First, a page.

I know, that sounds like something I’d say. Of course I recommend the Who – they’re awesome. I could have told you that when I was ten years old, having my mind blown by Tommy The Movie while my grandmother tried to drag me out of the theater. (She finally consented to sit in the lobby and leave me to it, just moments before the Uncle Ernie scene, for which I am eternally grateful.) They became my favorite band that day and they still are. So, take the recommendation with the knowledge that it’s coming from a particular point of view.
Even at 50 years old, the Who still have plenty to recommend them, not least of which is the repertoire. Their big hits are eternal, and some are un-skippable in the set list, but those who have seen them before should expect surprises. Previous stops on this anniversary tour have seen them pulling out gems which hadn’t been tried on stage in decades, from sixties singles to seventies deep album cuts, even re-visiting “Cry If You Want,” the most rocking track from 1982’s much-maligned It’s Hard album. The Anaheim and LA stops come at the very beginning of this final leg, and given the way tracks have floated in and out of rotation since they first hit the road nearly a year ago, it feels like anything is possible.
They are, as many people like to point out, not the same as they once were. (Another thing not the same as it once was: the people who say that.) It’s not about re-creating the past, like the Civil War or anything. It’s definitely not the same. But it’s still very good. It’s particularly good when Pete Townshend is having himself a good time, and his last few appearances in town have been “on.” So have Roger Daltrey’s, considerably recovered in recent years from throat troubles that shadowed him in 2007.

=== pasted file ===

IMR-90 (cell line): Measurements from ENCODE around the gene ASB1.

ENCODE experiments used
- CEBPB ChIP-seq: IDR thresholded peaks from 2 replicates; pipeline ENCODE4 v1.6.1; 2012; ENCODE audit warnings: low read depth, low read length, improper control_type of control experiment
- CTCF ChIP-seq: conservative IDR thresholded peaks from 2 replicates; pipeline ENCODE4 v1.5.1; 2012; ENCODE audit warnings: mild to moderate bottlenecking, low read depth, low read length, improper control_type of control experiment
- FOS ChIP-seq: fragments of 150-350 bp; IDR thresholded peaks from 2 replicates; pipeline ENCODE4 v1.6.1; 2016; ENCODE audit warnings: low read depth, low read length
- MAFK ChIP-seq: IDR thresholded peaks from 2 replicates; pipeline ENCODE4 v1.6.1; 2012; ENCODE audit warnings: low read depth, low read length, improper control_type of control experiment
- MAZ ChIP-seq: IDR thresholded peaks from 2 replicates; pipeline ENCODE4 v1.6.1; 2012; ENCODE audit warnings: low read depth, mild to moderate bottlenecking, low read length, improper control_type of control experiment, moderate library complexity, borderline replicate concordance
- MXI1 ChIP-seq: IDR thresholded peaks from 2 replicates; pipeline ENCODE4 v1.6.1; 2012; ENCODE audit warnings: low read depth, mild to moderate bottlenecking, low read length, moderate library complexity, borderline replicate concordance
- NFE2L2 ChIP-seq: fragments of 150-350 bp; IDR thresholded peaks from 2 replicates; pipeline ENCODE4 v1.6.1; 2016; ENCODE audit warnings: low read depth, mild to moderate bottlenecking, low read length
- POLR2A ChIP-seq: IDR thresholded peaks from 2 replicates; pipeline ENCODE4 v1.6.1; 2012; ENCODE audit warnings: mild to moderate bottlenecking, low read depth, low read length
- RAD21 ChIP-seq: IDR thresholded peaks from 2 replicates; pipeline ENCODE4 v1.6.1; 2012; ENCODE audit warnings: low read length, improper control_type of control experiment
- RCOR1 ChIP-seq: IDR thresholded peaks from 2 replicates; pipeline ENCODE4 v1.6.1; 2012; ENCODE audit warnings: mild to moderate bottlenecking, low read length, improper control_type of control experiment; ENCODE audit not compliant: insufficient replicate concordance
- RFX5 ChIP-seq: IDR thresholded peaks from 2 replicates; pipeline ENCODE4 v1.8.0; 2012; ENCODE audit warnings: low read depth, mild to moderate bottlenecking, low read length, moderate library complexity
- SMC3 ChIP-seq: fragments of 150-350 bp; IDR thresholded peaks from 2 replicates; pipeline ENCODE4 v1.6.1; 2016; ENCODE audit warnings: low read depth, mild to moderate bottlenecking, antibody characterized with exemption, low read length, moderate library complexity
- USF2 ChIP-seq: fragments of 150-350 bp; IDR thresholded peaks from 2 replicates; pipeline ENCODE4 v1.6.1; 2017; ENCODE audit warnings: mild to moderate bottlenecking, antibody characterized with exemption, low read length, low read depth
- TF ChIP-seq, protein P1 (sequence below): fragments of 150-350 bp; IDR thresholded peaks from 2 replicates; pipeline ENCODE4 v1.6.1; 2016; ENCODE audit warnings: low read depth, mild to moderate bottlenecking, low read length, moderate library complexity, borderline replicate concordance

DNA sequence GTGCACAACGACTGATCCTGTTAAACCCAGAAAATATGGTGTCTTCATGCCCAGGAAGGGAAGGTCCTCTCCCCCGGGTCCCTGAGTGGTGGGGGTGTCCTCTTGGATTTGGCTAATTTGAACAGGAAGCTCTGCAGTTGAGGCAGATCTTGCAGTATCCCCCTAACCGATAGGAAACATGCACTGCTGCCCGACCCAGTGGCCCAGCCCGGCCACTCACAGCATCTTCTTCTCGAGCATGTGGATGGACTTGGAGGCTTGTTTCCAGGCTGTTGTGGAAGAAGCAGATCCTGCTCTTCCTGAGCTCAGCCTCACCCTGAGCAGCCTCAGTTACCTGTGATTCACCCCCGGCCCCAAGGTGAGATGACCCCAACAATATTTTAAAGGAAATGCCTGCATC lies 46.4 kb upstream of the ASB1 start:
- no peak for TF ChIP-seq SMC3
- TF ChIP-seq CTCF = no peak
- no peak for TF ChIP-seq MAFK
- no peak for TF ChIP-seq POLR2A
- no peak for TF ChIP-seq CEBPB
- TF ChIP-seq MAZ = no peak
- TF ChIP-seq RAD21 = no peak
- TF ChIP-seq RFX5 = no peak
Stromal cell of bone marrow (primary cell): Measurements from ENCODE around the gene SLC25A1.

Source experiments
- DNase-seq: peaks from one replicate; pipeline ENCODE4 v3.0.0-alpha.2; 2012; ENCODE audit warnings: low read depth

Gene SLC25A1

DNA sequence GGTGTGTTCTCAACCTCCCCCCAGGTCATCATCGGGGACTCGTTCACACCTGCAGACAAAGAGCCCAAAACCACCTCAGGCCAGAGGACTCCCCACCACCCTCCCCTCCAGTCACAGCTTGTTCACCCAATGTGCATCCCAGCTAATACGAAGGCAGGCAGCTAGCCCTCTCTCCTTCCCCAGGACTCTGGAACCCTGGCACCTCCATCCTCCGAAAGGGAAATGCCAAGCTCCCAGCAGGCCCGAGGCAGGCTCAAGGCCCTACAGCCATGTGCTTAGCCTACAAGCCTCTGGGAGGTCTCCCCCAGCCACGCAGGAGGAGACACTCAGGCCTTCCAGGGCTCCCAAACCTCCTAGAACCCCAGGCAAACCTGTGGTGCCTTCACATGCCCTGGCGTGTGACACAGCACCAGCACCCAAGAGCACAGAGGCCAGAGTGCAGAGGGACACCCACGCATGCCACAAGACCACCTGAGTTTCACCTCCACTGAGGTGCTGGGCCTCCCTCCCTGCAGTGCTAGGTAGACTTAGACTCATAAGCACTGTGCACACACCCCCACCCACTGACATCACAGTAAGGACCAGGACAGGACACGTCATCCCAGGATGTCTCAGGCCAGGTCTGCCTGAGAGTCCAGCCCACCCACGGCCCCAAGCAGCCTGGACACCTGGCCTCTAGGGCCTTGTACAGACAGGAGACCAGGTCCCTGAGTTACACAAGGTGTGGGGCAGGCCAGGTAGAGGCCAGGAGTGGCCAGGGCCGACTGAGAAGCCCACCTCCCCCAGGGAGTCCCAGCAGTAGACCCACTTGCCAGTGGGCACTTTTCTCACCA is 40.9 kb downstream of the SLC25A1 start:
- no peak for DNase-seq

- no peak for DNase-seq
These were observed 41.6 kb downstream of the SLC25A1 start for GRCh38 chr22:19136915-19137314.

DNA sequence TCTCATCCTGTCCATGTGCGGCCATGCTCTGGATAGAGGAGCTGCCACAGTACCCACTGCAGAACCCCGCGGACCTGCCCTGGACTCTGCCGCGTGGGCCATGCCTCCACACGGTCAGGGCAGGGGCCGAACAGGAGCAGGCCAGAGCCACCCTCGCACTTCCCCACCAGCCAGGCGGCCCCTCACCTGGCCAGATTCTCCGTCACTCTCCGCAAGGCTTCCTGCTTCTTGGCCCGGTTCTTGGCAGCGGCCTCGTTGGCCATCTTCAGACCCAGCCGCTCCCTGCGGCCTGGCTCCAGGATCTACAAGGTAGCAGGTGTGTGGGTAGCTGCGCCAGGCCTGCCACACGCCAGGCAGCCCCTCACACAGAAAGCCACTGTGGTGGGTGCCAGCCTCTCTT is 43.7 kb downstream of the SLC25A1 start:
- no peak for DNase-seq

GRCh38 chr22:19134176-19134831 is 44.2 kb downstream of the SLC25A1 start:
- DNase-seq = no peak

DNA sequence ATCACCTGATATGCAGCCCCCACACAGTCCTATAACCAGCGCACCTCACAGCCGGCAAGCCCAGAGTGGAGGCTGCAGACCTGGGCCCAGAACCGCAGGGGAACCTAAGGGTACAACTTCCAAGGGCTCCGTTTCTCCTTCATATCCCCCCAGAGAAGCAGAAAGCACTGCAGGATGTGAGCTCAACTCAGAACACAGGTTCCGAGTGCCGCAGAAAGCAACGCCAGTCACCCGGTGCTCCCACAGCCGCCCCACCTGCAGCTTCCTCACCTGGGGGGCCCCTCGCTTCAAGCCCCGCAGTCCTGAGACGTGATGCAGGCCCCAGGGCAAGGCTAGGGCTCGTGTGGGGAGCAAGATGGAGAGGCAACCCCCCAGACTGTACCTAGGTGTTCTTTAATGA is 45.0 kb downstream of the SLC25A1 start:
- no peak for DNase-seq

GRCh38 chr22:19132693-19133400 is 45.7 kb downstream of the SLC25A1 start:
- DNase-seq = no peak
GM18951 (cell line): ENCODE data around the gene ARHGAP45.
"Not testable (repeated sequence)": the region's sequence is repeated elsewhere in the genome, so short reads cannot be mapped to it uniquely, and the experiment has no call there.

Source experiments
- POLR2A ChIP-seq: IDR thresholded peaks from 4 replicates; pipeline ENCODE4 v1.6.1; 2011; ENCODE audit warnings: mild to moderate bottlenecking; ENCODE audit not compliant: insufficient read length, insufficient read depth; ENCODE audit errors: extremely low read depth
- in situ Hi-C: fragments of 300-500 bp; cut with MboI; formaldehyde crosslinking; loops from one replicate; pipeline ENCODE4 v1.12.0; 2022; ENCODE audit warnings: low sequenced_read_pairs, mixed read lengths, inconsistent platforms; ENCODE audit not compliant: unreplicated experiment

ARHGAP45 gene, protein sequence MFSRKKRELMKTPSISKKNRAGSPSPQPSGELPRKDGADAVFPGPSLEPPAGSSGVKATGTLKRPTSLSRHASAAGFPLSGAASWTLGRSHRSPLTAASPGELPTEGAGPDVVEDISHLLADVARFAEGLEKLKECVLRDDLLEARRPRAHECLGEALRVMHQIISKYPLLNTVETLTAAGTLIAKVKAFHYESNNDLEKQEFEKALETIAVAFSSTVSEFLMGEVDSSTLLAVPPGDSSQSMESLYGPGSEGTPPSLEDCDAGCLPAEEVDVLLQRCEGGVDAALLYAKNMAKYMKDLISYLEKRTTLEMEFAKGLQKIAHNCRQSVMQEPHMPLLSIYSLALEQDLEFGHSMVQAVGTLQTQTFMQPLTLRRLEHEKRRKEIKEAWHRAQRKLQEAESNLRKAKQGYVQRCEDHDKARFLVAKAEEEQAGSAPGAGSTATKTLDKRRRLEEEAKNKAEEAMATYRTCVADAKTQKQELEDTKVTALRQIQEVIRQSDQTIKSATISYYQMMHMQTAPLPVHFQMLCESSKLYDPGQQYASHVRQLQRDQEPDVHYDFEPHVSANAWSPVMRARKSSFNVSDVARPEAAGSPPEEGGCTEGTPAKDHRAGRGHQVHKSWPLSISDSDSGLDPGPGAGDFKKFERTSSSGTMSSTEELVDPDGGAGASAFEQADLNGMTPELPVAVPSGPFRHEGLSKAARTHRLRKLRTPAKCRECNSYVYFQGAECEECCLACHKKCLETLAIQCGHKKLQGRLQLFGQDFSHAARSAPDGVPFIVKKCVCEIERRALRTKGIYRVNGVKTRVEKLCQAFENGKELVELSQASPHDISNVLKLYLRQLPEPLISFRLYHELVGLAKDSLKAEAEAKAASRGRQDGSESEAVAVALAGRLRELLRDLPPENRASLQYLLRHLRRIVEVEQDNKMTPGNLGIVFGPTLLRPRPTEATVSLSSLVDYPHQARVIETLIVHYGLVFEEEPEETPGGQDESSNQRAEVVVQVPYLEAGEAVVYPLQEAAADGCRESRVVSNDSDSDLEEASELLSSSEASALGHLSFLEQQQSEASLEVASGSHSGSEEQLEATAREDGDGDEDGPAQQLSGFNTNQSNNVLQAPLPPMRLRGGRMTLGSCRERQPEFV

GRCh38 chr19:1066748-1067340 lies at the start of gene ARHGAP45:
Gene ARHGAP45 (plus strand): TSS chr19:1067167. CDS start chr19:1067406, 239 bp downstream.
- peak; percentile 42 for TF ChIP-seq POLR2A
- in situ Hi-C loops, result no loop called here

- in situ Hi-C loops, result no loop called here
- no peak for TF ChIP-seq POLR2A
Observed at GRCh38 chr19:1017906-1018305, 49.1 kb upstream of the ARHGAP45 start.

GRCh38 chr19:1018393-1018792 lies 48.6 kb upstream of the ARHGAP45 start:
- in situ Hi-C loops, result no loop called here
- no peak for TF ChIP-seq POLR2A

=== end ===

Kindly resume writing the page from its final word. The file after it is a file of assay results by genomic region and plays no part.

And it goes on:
The last time this lineup played LA, playing Quadrophenia in its entirety, one thing that stood out was the degree of proficiency the newly-added side players from Roger’s solo band bring to the picture. Like the Wondermints did with Brian Wilson, they bring a note-perfect re-creation of parts, the way they sound on the album. This is very new territory for the Who, who used to be furious improvisers even when playing along to pre-taped synthesizer parts. This can sometimes interfere with the frantic energy one wants out of a Who show. But they also bring a confidence that possibly allows Pete and Roger to feel comfortable playing songs they haven’t played a million times.
So yes, by all means, go see the Who. They may not do this again, although they very well might, too. But don’t just cross them off your list, go to a rock show and play air guitar to “Won’t Get Fooled Again” and scream “They’re all wasted!” with 15,000 people who feel the same way. Remember, like Pete said, that line’s not about getting wasted, it’s about waste. The Who is in town. Don’t waste the moment.
The Who with special guest Joan Jett and the Blackhearts perform at Honda Center of Anaheim on Wednesday, September 16 and Staples Center on Monday, September 21.